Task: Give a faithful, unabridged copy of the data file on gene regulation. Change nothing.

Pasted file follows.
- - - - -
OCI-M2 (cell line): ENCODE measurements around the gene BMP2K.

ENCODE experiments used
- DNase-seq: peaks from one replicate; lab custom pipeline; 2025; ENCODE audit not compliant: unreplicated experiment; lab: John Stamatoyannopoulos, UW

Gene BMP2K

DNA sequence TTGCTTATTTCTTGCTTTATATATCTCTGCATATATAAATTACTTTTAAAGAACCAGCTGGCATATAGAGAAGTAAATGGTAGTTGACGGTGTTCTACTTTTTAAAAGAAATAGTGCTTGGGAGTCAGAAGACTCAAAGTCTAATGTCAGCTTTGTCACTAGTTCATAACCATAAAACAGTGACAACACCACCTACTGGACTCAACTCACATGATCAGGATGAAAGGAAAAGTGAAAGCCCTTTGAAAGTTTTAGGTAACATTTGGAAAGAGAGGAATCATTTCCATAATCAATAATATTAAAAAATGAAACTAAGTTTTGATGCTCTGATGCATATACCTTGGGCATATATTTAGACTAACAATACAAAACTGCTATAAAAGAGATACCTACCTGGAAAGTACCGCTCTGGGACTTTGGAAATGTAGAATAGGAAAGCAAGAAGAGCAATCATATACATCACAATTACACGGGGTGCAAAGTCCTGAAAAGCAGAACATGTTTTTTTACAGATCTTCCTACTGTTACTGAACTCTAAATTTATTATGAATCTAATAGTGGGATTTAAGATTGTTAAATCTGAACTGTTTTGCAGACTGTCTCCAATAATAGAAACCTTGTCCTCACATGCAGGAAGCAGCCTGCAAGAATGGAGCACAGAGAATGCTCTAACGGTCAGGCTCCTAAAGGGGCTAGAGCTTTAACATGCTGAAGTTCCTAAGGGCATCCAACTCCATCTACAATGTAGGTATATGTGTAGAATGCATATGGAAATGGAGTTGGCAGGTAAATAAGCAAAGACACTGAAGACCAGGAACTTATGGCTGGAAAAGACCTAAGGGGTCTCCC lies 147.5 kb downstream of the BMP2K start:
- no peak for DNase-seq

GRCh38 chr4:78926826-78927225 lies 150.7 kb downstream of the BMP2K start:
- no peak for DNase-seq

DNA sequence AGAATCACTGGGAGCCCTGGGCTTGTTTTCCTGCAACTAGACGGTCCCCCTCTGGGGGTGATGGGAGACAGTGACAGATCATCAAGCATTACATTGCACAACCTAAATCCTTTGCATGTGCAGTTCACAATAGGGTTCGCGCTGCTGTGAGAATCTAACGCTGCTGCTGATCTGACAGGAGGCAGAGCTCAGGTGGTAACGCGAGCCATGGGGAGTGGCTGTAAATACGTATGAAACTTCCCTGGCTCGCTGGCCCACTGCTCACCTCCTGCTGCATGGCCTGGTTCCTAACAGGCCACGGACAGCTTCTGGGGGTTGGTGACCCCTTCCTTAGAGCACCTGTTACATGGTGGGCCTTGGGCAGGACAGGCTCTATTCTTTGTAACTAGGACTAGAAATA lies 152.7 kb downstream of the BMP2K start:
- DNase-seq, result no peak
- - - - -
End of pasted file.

OCI-M2 (cell line): ENCODE measurements around the gene BMP2K.

ENCODE experiments used
- DNase-seq: peaks from one replicate; lab custom pipeline; 2025; ENCODE audit not compliant: unreplicated experiment; lab: John Stamatoyannopoulos, UW

Gene BMP2K

DNA sequence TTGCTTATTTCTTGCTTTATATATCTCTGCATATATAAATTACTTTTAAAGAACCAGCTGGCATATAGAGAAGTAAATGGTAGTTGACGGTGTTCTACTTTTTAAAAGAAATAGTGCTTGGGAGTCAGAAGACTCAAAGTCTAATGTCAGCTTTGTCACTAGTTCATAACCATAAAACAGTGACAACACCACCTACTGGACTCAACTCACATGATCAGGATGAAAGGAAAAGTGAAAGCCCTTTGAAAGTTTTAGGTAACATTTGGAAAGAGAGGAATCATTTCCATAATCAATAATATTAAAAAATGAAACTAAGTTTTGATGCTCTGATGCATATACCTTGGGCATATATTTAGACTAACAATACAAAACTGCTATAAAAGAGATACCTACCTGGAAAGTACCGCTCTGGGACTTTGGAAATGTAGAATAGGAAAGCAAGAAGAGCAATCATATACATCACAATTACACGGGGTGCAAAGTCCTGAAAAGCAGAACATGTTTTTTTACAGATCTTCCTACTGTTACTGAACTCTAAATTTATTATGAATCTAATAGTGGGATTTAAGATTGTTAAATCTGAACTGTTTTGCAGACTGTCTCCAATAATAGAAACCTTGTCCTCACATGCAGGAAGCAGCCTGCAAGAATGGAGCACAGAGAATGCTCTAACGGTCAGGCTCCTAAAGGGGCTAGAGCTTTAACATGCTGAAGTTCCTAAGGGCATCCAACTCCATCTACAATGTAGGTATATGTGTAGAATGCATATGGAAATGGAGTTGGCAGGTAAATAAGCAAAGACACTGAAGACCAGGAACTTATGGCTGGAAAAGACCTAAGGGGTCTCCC lies 147.5 kb downstream of the BMP2K start:
- no peak for DNase-seq

GRCh38 chr4:78926826-78927225 lies 150.7 kb downstream of the BMP2K start:
- no peak for DNase-seq

DNA sequence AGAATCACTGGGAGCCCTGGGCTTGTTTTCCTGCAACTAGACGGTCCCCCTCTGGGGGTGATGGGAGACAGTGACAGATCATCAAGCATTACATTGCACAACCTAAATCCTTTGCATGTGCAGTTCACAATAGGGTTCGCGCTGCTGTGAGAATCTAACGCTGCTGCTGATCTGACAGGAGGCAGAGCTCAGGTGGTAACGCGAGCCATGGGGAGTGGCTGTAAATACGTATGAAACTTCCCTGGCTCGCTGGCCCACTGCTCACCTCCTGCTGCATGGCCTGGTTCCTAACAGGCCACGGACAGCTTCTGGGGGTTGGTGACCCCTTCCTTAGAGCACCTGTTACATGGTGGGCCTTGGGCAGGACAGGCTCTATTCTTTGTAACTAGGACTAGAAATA lies 152.7 kb downstream of the BMP2K start:
- DNase-seq, result no peak